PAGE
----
StoryCorps is an independent nonprofit project whose mission is to honor and celebrate one another's lives through listening. Since 2003, tens of thousands of people from across the country have interviewed family and friends through StoryCorps. Each conversation is recorded for free on a CD to take home and share and is also archived for generations to come at the American Folklife Center at the Library of Congress. Millions listen to the award-winning broadcasts on public radio and the Internet. Select stories have also been published in the New York Times bestselling book, Listening Is an Act of Love.

Anyone can now make a reservation through StoryCorps’ 24-hour reservation line, 1-800-850-4406, or at www.storycorps.org. Additional reservation slots will be available at 10 AM EST on the first day of every month.

Approximately 25 percent of all StoryCorps appointments in Atlanta will be filled by local community organizations from diverse backgrounds. Interested community organizations should contact Amanda Plumb at (678) 686-0388.

I hope you take the time to listen, and please tell your readers about StoryCorps’ effort to celebrate Atlanta's voices!

Thanks,
Amanda Plumb
--

Amanda Plumb
Atlanta Site Supervisor
StoryCorps
www.StoryCorps.org

Anonymous said...

Another announcement:

A Webinar Invitation from:
Action for Healthy Kids and the American Association of School Administrators

Take Action for Healthy Kids and Healthy Schools: From Policy to the Practical
3 pm, Thursday, October 22

Join school system leaders on a one-hour webinar that highlights district-level decision-making to impact student health and achievement.

SPEAKERS: Join AASA President, Superintendent Mark Bielang and Head Nurse of the Indianapolis Public Schools, Marsha Rae Wallis, as they share their insights on school health policy and practice to keep students in school and learning.

WHAT: Take Action for Healthy Kids and Healthy Schools: From Policy to the Practical webinar

WHY: Childhood obesity rates are rising across the country and in every community. Schools should not be expected to do it all, but effective school district leadership is vital to be part of the solution. Learn how two districts, one urban, one rural, have worked inside their districts and within their local communities to address this problem and see results.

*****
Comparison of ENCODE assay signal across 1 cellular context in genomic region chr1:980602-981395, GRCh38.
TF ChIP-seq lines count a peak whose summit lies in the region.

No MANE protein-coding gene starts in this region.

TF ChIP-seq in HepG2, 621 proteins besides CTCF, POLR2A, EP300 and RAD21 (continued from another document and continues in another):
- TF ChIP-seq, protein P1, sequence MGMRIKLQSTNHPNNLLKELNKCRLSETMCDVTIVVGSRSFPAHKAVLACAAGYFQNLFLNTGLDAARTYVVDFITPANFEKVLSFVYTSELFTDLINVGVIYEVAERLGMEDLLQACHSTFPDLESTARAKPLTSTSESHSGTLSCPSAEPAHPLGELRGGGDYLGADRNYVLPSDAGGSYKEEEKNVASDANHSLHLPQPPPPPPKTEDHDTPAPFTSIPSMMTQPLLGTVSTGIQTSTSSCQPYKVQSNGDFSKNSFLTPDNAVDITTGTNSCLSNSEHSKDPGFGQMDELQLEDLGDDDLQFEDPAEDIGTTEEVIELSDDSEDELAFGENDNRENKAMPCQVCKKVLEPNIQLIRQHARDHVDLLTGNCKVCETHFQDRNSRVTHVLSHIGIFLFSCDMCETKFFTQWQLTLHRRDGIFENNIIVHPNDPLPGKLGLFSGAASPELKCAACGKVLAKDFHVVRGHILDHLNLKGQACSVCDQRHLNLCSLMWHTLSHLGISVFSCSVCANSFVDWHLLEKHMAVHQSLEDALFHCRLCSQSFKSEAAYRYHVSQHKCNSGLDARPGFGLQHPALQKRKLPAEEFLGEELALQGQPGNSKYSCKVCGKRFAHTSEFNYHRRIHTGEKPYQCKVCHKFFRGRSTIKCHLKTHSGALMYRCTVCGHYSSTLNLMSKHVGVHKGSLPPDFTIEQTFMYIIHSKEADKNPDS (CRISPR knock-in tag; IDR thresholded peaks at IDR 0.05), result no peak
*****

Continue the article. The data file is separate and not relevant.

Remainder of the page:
REGISTER: Click here to register: https://www.eventbuilder.com/event_desc.asp?p_event=v4k11f4b


About AASA Leadership for Healthy Children & Schools:
AASA has championed efforts centered on identifying the needs of school leaders in improving the school environment and various issues concerning student health and welfare. Our current projects include asthma management, healthy school environments, healthy eating and active living in schools, and youth development.

Please visit http://www.aasa.org/childrensprograms.aspx for more information and additional resources.

About Action for Healthy Kids:
Action for Healthy Kids is a national nonprofit organization addressing the epidemic of overweight, undernourished and sedentary youth by focusing on improving nutrition and physical activity policies and practices in schools so that children can learn to be healthier and better prepared for academic success. This grassroots public-private partnership of more than 65 organizations and government agencies supports the efforts of Teams comprised of more than 11,200 volunteers in all states and the District of Columbia. Please visit www.actionforhealthykids.org.

Anonymous said...

http://www.nytimes.com/2009/08/19/dining/19school.html?_r=3&ref=dining

"Stars Aligning on School Lunches"

The invitation is a small sign of larger changes happening in public school cafeterias. For the first time since a new wave of school food reform efforts began a decade ago, once-warring camps are sharing strategies to improve what kids eat. The Department of Agriculture is welcoming ideas from community groups and more money than ever is about to flow into school cafeterias, from Washington and from private providers.